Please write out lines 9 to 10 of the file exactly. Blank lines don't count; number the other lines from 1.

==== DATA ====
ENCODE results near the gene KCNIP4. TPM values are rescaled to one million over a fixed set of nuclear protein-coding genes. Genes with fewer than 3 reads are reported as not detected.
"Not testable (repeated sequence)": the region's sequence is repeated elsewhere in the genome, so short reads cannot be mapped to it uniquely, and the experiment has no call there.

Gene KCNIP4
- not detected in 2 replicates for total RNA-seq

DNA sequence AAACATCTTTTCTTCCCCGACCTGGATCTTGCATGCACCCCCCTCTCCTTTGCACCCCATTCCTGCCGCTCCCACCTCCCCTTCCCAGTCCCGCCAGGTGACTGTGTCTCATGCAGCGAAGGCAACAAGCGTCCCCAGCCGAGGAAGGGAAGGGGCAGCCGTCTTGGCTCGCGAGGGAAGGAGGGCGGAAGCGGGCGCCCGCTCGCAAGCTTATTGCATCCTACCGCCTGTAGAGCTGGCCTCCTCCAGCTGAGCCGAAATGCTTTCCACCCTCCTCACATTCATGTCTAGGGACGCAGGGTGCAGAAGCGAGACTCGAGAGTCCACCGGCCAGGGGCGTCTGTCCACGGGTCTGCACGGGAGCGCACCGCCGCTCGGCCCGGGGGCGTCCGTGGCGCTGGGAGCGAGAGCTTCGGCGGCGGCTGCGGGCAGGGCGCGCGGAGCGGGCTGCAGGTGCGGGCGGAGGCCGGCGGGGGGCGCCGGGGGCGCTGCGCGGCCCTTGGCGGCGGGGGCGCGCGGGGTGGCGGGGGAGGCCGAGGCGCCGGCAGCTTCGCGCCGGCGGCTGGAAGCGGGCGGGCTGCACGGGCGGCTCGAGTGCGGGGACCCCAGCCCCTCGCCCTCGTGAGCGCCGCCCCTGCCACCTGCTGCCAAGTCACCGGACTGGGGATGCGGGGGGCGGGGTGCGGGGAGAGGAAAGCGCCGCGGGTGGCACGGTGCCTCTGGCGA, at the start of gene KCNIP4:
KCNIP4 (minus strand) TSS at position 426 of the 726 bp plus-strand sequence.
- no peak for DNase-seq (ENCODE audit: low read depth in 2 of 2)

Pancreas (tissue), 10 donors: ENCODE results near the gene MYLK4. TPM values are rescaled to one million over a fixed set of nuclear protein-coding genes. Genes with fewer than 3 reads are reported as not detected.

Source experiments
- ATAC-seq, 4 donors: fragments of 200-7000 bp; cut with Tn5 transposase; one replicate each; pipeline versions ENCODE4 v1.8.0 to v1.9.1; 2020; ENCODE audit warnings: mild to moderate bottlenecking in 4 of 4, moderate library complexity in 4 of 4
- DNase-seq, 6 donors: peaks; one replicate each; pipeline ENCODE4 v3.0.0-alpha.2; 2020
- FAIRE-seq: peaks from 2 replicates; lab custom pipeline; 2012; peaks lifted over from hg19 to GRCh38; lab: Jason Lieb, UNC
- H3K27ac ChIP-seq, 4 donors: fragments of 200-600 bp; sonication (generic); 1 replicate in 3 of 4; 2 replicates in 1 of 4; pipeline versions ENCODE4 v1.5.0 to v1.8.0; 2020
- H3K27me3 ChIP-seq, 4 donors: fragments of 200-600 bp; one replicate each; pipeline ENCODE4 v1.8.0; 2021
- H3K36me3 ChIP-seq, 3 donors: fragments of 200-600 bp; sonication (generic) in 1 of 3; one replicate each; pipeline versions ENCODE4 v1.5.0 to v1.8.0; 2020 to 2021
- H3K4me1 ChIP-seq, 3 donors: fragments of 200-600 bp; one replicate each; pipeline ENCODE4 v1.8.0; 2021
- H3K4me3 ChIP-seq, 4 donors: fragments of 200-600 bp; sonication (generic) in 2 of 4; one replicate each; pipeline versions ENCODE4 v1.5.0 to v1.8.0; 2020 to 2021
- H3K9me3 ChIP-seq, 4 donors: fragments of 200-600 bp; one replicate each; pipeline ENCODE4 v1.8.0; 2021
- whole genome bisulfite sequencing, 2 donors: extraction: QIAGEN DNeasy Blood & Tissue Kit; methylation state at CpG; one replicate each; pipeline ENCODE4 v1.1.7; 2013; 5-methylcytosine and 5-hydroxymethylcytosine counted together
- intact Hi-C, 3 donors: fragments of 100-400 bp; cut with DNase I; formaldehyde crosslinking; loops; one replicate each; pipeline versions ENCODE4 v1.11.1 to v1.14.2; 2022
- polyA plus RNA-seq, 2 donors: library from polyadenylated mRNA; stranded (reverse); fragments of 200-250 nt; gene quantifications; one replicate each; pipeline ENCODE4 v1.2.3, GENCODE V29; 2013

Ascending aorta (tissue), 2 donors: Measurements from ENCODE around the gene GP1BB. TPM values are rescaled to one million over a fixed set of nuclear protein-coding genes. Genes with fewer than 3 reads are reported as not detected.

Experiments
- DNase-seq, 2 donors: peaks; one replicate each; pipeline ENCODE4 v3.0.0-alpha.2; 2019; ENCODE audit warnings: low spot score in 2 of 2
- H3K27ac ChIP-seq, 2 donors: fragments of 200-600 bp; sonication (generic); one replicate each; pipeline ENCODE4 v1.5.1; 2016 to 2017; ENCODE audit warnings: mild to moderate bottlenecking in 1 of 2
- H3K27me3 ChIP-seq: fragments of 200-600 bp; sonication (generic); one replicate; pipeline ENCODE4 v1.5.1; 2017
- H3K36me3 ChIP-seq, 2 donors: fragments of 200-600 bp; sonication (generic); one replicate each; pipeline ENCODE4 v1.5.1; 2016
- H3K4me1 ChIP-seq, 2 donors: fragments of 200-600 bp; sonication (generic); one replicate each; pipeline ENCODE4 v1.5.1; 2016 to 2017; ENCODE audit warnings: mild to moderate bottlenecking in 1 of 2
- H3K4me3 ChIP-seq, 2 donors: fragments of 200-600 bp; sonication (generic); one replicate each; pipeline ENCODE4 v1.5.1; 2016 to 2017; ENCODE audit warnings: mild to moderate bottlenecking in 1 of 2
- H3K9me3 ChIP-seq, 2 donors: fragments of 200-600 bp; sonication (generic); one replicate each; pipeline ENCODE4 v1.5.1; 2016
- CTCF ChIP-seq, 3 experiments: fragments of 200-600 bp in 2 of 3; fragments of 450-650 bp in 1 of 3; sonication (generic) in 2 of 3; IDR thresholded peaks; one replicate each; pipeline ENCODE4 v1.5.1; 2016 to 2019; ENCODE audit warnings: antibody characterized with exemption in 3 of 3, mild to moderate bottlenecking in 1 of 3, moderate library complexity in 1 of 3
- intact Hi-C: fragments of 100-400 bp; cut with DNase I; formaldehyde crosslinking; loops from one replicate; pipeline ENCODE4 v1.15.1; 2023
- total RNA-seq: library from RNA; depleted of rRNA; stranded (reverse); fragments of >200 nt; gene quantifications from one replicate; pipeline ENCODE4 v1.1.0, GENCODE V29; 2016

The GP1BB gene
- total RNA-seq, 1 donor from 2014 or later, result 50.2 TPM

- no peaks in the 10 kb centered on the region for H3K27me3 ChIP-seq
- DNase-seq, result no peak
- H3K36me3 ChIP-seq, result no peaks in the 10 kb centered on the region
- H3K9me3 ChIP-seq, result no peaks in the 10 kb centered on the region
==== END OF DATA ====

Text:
Source experiments
- ATAC-seq, 4 donors: fragments of 200-7000 bp; cut with Tn5 transposase; one replicate each; pipeline versions ENCODE4 v1.8.0 to v1.9.1; 2020; ENCODE audit warnings: mild to moderate bottlenecking in 4 of 4, moderate library complexity in 4 of 4